Speaker 1 00:08:04 Um, yes. Yes, definitely. Thank you. I, I, um, my experience has been in not just in manufacturing, but where workplace culture is traditionally hierarchical or where there’s, you know, union environments where there’s these kind of deliberate, um, labeling and, um, you know, categorizing people. Um, I find that that process, that, that culture in and of itself creates instability, but, you know, we’re what we try to do, um, to, to your point is help people understand that, um, whatever power or authority or status they think they have, um, status and power is not the same as influence. And you have to develop trust in order to influence. And when you want people to self-direct and to be accountable, um, to engage continuous learning, to take pride in their personal development and so on, uh, you really do have to, um, we say meet them where they are.
Speaker 1 00:09:06 And by that, I don’t mean, um, lower yourself mentally or whatever. I just mean acknowledge that we’re all human beings doing the best we can with the tools we have at the time. Everybody, you know, for the most part, wants to have a happy stress-free job. And that in fact, our accountability and a leadership role should increase significantly. You know, I think we forget as leaders sometimes that were actually, uh, in service, um, to the people that we think are in service to us as this kind of shifting a mindset, um, and helping people understand that we instability, we call it the four E’s philosophy. That’s that everyone in every situation it’s exactly the same respect and consideration every time. So if I wouldn’t scream and yell at the customer, why would I scream and yell at a production worker? If I wouldn’t swear at my boss, why would I swear at the union steward? If I wouldn’t turn my back and ignore my coworker, why would I turn my back and, and ignore the safety officer? You know, there’s this kind of general understanding that from a human being point of view, where all equal year, um, and we’re kind of having to live and work together in this environment that our day-to-day experience is, um, derived by the way we treat each other. So it’s, it seems simple on the surface, but of course it gets a little messy when there’s people involved. Right.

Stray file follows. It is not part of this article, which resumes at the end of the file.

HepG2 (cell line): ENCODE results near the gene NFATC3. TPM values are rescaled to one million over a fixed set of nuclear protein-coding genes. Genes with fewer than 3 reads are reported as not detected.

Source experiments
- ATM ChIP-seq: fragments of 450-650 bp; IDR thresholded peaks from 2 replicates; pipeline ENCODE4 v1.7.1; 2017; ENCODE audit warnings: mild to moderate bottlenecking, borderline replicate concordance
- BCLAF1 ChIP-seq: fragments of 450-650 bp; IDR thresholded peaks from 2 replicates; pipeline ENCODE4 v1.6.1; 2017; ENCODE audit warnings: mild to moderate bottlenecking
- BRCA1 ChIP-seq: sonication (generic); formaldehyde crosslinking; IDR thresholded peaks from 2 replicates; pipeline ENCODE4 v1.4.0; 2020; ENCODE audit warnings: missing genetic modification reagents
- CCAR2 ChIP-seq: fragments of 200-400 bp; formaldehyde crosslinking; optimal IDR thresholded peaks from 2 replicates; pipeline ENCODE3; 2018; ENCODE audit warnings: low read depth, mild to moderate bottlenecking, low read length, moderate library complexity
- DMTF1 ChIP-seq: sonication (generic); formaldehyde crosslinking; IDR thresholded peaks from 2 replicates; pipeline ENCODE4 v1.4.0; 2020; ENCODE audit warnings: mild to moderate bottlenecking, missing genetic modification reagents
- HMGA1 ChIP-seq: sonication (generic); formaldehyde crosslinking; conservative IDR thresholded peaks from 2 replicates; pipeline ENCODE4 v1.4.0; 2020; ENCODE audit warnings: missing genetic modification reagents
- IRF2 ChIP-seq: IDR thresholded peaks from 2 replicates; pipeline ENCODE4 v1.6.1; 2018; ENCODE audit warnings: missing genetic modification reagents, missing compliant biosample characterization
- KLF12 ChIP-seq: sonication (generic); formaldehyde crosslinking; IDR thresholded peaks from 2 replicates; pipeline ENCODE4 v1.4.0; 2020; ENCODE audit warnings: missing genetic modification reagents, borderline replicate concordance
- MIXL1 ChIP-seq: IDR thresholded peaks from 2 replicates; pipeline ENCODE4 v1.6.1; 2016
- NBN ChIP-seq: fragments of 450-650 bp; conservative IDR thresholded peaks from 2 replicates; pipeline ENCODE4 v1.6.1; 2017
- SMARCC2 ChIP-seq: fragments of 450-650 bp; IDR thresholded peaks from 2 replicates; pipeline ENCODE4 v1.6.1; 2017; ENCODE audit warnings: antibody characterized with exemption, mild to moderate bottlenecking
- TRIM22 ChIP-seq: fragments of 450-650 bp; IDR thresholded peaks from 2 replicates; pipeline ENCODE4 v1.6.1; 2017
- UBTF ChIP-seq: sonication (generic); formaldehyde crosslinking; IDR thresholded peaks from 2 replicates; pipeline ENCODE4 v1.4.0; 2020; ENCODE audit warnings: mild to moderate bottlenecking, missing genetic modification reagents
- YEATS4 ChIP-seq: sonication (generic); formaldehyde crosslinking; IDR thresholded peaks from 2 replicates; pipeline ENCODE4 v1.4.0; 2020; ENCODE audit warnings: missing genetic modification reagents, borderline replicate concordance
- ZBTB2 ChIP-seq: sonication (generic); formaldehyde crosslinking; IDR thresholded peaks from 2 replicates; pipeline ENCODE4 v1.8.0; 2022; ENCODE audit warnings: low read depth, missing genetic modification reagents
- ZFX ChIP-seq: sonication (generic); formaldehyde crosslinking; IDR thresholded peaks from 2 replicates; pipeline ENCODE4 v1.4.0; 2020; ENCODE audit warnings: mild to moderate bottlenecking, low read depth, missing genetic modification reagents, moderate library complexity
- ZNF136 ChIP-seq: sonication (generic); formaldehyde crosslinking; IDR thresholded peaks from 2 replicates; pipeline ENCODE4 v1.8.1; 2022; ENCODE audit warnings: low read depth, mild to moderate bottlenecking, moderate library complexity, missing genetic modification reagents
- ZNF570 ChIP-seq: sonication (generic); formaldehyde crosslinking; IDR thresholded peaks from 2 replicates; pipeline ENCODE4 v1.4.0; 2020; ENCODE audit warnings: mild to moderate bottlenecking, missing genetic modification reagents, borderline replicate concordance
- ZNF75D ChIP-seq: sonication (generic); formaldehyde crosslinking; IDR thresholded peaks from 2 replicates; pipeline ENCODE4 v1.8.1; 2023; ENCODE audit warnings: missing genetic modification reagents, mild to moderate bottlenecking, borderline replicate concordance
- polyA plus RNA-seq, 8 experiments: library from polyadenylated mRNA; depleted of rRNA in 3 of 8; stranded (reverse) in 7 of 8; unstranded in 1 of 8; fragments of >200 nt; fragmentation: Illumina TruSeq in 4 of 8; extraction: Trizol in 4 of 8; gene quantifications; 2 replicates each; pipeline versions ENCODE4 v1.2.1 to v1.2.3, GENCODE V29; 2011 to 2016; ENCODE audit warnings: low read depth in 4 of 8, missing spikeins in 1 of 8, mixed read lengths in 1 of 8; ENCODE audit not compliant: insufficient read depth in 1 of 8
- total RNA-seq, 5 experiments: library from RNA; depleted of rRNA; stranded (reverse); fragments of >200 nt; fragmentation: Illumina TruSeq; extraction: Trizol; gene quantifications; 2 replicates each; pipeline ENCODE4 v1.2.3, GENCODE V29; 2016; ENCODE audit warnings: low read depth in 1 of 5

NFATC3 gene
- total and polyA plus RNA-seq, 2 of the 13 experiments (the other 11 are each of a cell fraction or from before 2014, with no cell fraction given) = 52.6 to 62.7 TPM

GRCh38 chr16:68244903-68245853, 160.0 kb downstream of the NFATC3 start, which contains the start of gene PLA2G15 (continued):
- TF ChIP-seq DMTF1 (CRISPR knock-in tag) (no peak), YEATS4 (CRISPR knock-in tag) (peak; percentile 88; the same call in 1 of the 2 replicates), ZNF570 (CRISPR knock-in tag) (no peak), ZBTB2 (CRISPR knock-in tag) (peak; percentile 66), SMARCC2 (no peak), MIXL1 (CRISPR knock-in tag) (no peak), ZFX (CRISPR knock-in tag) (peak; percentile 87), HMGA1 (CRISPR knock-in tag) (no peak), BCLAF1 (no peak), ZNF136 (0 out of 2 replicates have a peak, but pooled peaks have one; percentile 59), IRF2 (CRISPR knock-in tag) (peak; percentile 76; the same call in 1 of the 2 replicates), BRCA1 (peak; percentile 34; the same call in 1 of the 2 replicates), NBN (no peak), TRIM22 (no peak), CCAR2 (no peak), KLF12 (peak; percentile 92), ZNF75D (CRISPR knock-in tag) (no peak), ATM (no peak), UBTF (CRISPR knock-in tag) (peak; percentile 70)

Speaker 0 00:10:44 I want to bring something up that I think is, is one of the problems. One of the uncivility problems that we currently have just generally in, in our culture right now. And I’d like, Lou, for you to address it. But it’s the cell phone, you know, when you’re talking to somebody and they’re on their phone and they’re going, huh? Uh huh. Uh huh. How has that affected people’s or yet go ahead. Just take it.
Speaker 1 00:11:15 Well, what I can tell you is the research shows that as social intelligence, which is social radar, social knowledge and ability to adapt social style has plummeted by about 65% in the last two decades. Meaning people are just not present. They don’t know how to be present, where, um, Carl Albright, a theorist that I follow closet, abstinent presence. So we’re in the room, but we’re somewhere else in our head. We’re looking at you saying, aha, aha. But doing our grocery shopping in our brain, um, that it’s, it’s become such a habit that this lack of restraint is a problem and work sort of on, you know, it’s almost like when there’s a point where you type. So while you don’t have to look at the keyboard anymore where we’re kind of here and on our phones. And we think that we’re multitasking and all of that, but the fact is we’re not thinking, um, and our inability to think sort of on the fly and in a moment and to be present, um, that’s a trust aspect too.